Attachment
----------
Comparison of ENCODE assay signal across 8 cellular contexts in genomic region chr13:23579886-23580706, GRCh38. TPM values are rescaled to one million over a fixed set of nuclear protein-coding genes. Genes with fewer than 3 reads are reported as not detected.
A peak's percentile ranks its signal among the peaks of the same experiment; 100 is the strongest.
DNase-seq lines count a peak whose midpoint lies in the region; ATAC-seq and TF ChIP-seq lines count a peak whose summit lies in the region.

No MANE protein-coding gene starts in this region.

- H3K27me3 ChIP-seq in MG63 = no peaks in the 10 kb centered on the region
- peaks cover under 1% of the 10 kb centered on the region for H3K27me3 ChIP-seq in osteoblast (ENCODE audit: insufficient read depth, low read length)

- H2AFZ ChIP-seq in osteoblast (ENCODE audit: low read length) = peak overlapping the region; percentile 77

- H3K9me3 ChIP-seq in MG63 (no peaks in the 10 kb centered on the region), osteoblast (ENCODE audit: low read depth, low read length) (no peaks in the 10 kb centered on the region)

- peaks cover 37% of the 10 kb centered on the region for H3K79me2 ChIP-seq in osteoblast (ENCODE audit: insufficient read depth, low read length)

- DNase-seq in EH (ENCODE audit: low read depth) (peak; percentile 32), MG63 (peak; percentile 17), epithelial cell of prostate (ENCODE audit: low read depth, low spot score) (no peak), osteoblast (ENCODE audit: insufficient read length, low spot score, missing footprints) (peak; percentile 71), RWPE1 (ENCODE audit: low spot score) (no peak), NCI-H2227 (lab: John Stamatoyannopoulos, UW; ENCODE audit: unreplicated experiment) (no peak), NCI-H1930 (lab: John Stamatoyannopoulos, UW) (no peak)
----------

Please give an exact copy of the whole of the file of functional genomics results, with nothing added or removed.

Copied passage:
Comparison of ENCODE assay signal across 8 cellular contexts in genomic region chr13:23579886-23580706, GRCh38. TPM values are rescaled to one million over a fixed set of nuclear protein-coding genes. Genes with fewer than 3 reads are reported as not detected.
A peak's percentile ranks its signal among the peaks of the same experiment; 100 is the strongest.
DNase-seq lines count a peak whose midpoint lies in the region; ATAC-seq and TF ChIP-seq lines count a peak whose summit lies in the region.

No MANE protein-coding gene starts in this region.

- H3K27me3 ChIP-seq in MG63 = no peaks in the 10 kb centered on the region
- peaks cover under 1% of the 10 kb centered on the region for H3K27me3 ChIP-seq in osteoblast (ENCODE audit: insufficient read depth, low read length)

- H2AFZ ChIP-seq in osteoblast (ENCODE audit: low read length) = peak overlapping the region; percentile 77

- H3K9me3 ChIP-seq in MG63 (no peaks in the 10 kb centered on the region), osteoblast (ENCODE audit: low read depth, low read length) (no peaks in the 10 kb centered on the region)

- peaks cover 37% of the 10 kb centered on the region for H3K79me2 ChIP-seq in osteoblast (ENCODE audit: insufficient read depth, low read length)

- DNase-seq in EH (ENCODE audit: low read depth) (peak; percentile 32), MG63 (peak; percentile 17), epithelial cell of prostate (ENCODE audit: low read depth, low spot score) (no peak), osteoblast (ENCODE audit: insufficient read length, low spot score, missing footprints) (peak; percentile 71), RWPE1 (ENCODE audit: low spot score) (no peak), NCI-H2227 (lab: John Stamatoyannopoulos, UW; ENCODE audit: unreplicated experiment) (no peak), NCI-H1930 (lab: John Stamatoyannopoulos, UW) (no peak)